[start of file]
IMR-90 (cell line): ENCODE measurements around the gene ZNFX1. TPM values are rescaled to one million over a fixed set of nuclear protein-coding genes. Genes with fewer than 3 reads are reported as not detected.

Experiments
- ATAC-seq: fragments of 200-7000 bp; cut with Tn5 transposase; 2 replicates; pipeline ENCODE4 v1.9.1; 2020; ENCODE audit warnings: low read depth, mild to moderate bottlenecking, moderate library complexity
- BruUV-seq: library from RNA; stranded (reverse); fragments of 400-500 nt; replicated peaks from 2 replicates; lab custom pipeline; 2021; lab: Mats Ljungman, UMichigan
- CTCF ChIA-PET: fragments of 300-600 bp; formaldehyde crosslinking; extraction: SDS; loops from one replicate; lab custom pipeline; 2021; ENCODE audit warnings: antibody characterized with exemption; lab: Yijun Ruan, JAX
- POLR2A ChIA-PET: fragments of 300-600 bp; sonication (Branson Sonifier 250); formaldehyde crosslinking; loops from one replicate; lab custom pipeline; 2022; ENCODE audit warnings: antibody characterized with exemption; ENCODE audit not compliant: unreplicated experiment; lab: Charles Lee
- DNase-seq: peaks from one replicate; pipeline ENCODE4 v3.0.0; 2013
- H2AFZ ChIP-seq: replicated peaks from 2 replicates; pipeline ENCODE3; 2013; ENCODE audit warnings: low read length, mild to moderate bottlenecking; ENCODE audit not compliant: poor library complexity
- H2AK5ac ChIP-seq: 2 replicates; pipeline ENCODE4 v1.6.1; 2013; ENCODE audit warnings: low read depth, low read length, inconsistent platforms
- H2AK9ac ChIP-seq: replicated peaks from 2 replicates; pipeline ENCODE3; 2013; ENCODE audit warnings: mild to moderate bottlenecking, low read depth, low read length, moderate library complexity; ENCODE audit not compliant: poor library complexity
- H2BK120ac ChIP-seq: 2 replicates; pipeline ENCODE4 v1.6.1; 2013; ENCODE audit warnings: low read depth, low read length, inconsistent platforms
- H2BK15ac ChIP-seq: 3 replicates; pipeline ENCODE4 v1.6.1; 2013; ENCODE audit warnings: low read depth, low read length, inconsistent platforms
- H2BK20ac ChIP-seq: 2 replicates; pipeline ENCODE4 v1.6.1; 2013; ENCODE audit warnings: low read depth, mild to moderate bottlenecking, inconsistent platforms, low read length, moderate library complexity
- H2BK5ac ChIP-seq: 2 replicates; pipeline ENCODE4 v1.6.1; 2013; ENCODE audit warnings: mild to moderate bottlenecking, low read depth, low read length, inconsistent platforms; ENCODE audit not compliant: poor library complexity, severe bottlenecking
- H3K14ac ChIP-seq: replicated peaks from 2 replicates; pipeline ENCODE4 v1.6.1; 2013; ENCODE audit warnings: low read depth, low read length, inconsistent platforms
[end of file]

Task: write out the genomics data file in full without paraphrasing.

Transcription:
IMR-90 (cell line): ENCODE measurements around the gene ZNFX1. TPM values are rescaled to one million over a fixed set of nuclear protein-coding genes. Genes with fewer than 3 reads are reported as not detected.

Experiments
- ATAC-seq: fragments of 200-7000 bp; cut with Tn5 transposase; 2 replicates; pipeline ENCODE4 v1.9.1; 2020; ENCODE audit warnings: low read depth, mild to moderate bottlenecking, moderate library complexity
- BruUV-seq: library from RNA; stranded (reverse); fragments of 400-500 nt; replicated peaks from 2 replicates; lab custom pipeline; 2021; lab: Mats Ljungman, UMichigan
- CTCF ChIA-PET: fragments of 300-600 bp; formaldehyde crosslinking; extraction: SDS; loops from one replicate; lab custom pipeline; 2021; ENCODE audit warnings: antibody characterized with exemption; lab: Yijun Ruan, JAX
- POLR2A ChIA-PET: fragments of 300-600 bp; sonication (Branson Sonifier 250); formaldehyde crosslinking; loops from one replicate; lab custom pipeline; 2022; ENCODE audit warnings: antibody characterized with exemption; ENCODE audit not compliant: unreplicated experiment; lab: Charles Lee
- DNase-seq: peaks from one replicate; pipeline ENCODE4 v3.0.0; 2013
- H2AFZ ChIP-seq: replicated peaks from 2 replicates; pipeline ENCODE3; 2013; ENCODE audit warnings: low read length, mild to moderate bottlenecking; ENCODE audit not compliant: poor library complexity
- H2AK5ac ChIP-seq: 2 replicates; pipeline ENCODE4 v1.6.1; 2013; ENCODE audit warnings: low read depth, low read length, inconsistent platforms
- H2AK9ac ChIP-seq: replicated peaks from 2 replicates; pipeline ENCODE3; 2013; ENCODE audit warnings: mild to moderate bottlenecking, low read depth, low read length, moderate library complexity; ENCODE audit not compliant: poor library complexity
- H2BK120ac ChIP-seq: 2 replicates; pipeline ENCODE4 v1.6.1; 2013; ENCODE audit warnings: low read depth, low read length, inconsistent platforms
- H2BK15ac ChIP-seq: 3 replicates; pipeline ENCODE4 v1.6.1; 2013; ENCODE audit warnings: low read depth, low read length, inconsistent platforms
- H2BK20ac ChIP-seq: 2 replicates; pipeline ENCODE4 v1.6.1; 2013; ENCODE audit warnings: low read depth, mild to moderate bottlenecking, inconsistent platforms, low read length, moderate library complexity
- H2BK5ac ChIP-seq: 2 replicates; pipeline ENCODE4 v1.6.1; 2013; ENCODE audit warnings: mild to moderate bottlenecking, low read depth, low read length, inconsistent platforms; ENCODE audit not compliant: poor library complexity, severe bottlenecking
- H3K14ac ChIP-seq: replicated peaks from 2 replicates; pipeline ENCODE4 v1.6.1; 2013; ENCODE audit warnings: low read depth, low read length, inconsistent platforms